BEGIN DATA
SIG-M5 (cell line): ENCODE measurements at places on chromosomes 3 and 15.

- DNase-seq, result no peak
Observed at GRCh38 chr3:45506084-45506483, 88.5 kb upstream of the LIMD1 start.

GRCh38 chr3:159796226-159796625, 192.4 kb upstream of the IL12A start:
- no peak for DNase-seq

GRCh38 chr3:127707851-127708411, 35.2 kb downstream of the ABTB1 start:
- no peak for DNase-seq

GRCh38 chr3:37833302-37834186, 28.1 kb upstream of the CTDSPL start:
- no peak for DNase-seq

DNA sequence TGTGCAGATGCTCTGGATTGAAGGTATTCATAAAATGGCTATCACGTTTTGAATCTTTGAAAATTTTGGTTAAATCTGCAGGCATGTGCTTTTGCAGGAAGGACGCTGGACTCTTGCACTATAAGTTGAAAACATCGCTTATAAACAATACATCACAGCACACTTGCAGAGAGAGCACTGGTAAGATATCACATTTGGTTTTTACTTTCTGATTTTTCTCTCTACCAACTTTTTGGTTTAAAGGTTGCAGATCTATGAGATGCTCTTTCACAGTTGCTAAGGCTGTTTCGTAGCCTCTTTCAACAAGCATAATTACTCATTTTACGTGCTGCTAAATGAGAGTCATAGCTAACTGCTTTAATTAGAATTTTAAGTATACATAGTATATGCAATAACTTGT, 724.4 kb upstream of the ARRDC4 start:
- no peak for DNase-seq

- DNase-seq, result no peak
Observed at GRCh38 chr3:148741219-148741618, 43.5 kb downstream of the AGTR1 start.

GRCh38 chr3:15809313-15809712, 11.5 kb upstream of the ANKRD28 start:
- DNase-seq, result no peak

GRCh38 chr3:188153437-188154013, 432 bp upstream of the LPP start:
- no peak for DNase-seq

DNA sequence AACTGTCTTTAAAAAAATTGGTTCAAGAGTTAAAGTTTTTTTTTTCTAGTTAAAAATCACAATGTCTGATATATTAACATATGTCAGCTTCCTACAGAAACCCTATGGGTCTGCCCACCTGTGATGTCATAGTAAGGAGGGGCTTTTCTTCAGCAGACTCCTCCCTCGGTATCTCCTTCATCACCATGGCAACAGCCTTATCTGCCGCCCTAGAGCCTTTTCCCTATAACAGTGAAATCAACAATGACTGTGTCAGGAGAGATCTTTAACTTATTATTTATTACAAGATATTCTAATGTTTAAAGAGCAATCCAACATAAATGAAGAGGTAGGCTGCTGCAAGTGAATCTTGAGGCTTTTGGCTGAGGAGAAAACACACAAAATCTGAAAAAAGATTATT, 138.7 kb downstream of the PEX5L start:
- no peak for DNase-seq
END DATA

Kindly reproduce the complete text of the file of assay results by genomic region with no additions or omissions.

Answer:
SIG-M5 (cell line): ENCODE measurements at places on chromosomes 3 and 15.

- DNase-seq, result no peak
Observed at GRCh38 chr3:45506084-45506483, 88.5 kb upstream of the LIMD1 start.

GRCh38 chr3:159796226-159796625, 192.4 kb upstream of the IL12A start:
- no peak for DNase-seq

GRCh38 chr3:127707851-127708411, 35.2 kb downstream of the ABTB1 start:
- no peak for DNase-seq

GRCh38 chr3:37833302-37834186, 28.1 kb upstream of the CTDSPL start:
- no peak for DNase-seq

DNA sequence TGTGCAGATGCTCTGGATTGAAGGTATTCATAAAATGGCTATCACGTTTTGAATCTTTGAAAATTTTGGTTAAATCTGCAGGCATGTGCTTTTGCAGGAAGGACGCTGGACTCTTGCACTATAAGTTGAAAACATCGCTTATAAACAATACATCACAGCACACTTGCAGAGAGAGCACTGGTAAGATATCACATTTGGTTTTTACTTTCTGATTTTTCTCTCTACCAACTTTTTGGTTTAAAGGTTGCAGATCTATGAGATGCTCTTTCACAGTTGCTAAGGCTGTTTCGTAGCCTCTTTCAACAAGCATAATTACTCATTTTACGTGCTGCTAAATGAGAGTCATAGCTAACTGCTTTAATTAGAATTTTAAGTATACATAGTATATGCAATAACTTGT, 724.4 kb upstream of the ARRDC4 start:
- no peak for DNase-seq

- DNase-seq, result no peak
Observed at GRCh38 chr3:148741219-148741618, 43.5 kb downstream of the AGTR1 start.

GRCh38 chr3:15809313-15809712, 11.5 kb upstream of the ANKRD28 start:
- DNase-seq, result no peak

GRCh38 chr3:188153437-188154013, 432 bp upstream of the LPP start:
- no peak for DNase-seq

DNA sequence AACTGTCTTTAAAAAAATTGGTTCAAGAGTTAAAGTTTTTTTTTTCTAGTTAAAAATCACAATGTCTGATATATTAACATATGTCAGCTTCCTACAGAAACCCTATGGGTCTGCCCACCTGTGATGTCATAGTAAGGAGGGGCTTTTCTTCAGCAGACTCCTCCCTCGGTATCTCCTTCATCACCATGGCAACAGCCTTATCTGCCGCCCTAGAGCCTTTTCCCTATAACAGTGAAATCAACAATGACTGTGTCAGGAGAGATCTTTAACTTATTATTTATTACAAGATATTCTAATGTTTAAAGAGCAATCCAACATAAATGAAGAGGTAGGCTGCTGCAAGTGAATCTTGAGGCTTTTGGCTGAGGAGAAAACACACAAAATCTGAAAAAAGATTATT, 138.7 kb downstream of the PEX5L start:
- no peak for DNase-seq